Sunday night I sent our letter. By Wednesday I hadn’t heard anything, and knew she wasn’t ours. I prepared for the email that I knew was coming. Instead, on Wednesday evening, I received a phone call from the agency. The birthparents had chosen us. They chose us. Out of all of the people who wanted that baby more than anything in the world, they picked us. I started sobbing. I remember vaguely having a conversation with her, but I can’t really remember what we said. I just remember crying and pacing while I talked to her. At the end of the conversation my best friend walked into the room. As soon as I hung up the phone she asked, “Did you get a baby?” I nodded, still crying, and she ran to me. We hugged, jumping up and down, and cry-laughing like children. I then showed her the text I got from the social worker, a picture of our daughter.

I immediately called my husband, took a screen shot of my text with the social worker, and sent him the picture of our baby. I was shaking. I remember that. And then, instead of being excited, I got really scared. What if they changed their minds?

The social worker had explained that they were going to wait until the following Monday to sign the paperwork. Which meant that they had until Monday to change their minds. It was Wednesday. And let me tell you, those were the longest, most emotionally exhausting 5 days of my life. We also had explicit instructions from the social worker. Buy newborn diapers, an outfit to bring her home in, formula, a few bottles, and nothing else. These were the bare necessities, and nothing was certain yet. We did as we were told. But come on. We also bought a few of the things on our registry. By then some of them were on clearance and I was afraid they’d be gone. So with the assurance that we could return them if we didn’t get our baby, I filled that cart up and we carted it all home. I left it in bags and put it in storage. And then we just….waited.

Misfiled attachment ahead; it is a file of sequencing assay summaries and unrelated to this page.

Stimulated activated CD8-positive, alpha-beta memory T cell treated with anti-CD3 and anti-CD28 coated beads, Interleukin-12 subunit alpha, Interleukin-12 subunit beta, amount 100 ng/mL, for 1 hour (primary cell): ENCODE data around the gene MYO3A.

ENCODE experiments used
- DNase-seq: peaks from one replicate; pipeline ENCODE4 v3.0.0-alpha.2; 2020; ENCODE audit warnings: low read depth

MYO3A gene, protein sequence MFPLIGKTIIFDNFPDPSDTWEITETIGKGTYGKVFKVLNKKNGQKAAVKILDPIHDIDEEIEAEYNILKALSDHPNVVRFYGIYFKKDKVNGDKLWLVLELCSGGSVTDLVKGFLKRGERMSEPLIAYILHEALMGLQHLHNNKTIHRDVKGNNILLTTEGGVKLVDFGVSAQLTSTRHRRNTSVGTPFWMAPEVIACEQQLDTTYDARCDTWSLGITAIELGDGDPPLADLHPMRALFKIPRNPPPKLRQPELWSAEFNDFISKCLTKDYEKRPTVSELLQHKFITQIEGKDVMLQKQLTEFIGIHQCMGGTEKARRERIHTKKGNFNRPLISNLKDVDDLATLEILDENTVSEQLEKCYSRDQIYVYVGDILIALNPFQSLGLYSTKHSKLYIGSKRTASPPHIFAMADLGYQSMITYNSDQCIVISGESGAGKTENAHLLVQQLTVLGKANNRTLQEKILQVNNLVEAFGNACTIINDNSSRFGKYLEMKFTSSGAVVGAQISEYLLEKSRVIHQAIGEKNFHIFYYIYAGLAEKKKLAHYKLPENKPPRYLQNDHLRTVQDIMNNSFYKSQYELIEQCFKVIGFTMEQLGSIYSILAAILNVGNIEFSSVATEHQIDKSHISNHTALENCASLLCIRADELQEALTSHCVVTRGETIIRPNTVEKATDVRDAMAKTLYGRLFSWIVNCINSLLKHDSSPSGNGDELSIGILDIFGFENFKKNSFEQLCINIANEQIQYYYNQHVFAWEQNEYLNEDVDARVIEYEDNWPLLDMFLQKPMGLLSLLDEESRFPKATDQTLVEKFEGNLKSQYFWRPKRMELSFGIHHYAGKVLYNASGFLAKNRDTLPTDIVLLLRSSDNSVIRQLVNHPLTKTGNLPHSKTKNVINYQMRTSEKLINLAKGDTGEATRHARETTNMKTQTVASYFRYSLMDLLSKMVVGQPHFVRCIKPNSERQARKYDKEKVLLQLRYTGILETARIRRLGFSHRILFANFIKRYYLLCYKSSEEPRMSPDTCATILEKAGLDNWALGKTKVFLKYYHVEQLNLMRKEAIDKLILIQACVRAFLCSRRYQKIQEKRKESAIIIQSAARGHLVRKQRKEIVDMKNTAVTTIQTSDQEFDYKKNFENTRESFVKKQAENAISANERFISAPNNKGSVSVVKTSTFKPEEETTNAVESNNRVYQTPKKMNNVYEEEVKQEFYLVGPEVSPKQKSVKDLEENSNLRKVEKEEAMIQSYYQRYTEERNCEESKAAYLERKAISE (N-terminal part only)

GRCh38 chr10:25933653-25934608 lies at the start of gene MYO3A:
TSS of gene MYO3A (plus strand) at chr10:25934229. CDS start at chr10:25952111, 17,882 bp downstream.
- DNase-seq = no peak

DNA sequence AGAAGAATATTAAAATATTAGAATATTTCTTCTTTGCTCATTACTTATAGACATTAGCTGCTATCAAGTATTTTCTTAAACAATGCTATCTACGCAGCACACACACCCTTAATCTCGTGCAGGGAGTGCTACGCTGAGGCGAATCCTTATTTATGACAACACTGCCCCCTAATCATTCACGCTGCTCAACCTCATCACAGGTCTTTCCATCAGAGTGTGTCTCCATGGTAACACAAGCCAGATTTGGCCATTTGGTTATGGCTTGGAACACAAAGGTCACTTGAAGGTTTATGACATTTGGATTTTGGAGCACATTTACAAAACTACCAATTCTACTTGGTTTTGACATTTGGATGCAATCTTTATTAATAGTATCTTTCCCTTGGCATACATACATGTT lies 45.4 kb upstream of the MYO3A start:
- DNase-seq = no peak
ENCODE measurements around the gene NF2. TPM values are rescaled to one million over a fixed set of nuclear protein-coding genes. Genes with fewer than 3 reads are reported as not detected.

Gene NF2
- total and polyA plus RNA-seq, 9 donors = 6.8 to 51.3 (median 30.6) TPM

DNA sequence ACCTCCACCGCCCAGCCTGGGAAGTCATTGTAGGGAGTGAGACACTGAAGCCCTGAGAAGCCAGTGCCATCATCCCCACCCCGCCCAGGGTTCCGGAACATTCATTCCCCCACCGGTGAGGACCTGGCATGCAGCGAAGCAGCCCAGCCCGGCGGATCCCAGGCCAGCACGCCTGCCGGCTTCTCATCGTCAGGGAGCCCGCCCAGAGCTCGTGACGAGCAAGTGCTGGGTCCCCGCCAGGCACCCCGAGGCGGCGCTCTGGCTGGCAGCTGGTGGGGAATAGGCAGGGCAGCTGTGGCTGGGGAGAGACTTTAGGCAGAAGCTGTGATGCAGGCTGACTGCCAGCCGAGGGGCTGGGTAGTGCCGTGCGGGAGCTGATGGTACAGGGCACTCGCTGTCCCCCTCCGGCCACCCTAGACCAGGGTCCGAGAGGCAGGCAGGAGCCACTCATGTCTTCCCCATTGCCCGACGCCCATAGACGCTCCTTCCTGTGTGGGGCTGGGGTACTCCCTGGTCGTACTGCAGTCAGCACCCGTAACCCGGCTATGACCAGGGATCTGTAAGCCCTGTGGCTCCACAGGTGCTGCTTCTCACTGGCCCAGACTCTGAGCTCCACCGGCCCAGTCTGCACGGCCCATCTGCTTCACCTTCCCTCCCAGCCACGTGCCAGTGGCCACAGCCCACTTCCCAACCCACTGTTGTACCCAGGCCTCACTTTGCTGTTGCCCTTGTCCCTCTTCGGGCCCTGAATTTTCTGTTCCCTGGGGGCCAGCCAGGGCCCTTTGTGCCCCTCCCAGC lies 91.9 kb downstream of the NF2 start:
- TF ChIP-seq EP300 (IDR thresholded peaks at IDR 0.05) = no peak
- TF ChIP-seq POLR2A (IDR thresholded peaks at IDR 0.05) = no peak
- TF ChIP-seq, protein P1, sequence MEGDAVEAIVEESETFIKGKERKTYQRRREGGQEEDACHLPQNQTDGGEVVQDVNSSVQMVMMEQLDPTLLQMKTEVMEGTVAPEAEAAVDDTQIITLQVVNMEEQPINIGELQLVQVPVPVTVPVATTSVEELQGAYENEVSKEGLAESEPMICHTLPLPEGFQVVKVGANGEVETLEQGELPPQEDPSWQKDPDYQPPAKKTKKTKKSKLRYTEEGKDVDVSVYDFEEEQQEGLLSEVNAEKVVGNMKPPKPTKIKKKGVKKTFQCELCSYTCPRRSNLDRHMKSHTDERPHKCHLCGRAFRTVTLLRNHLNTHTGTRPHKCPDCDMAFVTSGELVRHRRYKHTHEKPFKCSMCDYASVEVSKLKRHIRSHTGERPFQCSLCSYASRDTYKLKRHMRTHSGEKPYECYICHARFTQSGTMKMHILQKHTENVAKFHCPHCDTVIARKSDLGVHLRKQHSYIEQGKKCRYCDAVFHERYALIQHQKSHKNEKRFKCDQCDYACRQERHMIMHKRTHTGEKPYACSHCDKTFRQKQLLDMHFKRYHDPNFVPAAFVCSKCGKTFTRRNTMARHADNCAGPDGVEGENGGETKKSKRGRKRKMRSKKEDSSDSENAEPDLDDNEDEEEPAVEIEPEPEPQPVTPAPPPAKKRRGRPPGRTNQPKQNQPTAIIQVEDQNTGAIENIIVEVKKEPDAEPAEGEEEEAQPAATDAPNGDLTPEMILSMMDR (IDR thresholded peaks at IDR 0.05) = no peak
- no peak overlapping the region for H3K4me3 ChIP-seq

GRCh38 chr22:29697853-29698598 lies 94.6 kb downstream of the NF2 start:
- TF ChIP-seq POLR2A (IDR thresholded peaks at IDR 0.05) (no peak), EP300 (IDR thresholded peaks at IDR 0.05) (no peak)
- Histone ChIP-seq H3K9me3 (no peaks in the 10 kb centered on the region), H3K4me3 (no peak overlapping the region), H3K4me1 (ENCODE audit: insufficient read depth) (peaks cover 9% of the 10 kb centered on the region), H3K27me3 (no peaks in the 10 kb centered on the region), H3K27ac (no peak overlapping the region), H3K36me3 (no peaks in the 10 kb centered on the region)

Monday finally came and the time that we were to go to the agency arrived. My husband and I packed up the diaper bag and made the (almost) hour drive to the agency. I wasn’t sure what to expect. We were told to be there at 1:00, even though the birthparents wouldn’t be there to sign until later that evening. When we arrived, she was there. Her foster mother had brought her to the agency so that we could meet her. We spent the next several hours holding her, feeding her, and talking to her. We were in love. And so, of course, the monster in my brain was stomping around, scaring me. Wondering what would happen if her birthparents didn’t show up. Or what if they did, but they changed their minds at the last minute. What if they wanted to meet us? What could I possibly say to them to thank them for choosing us? How can you ever find words for something like that?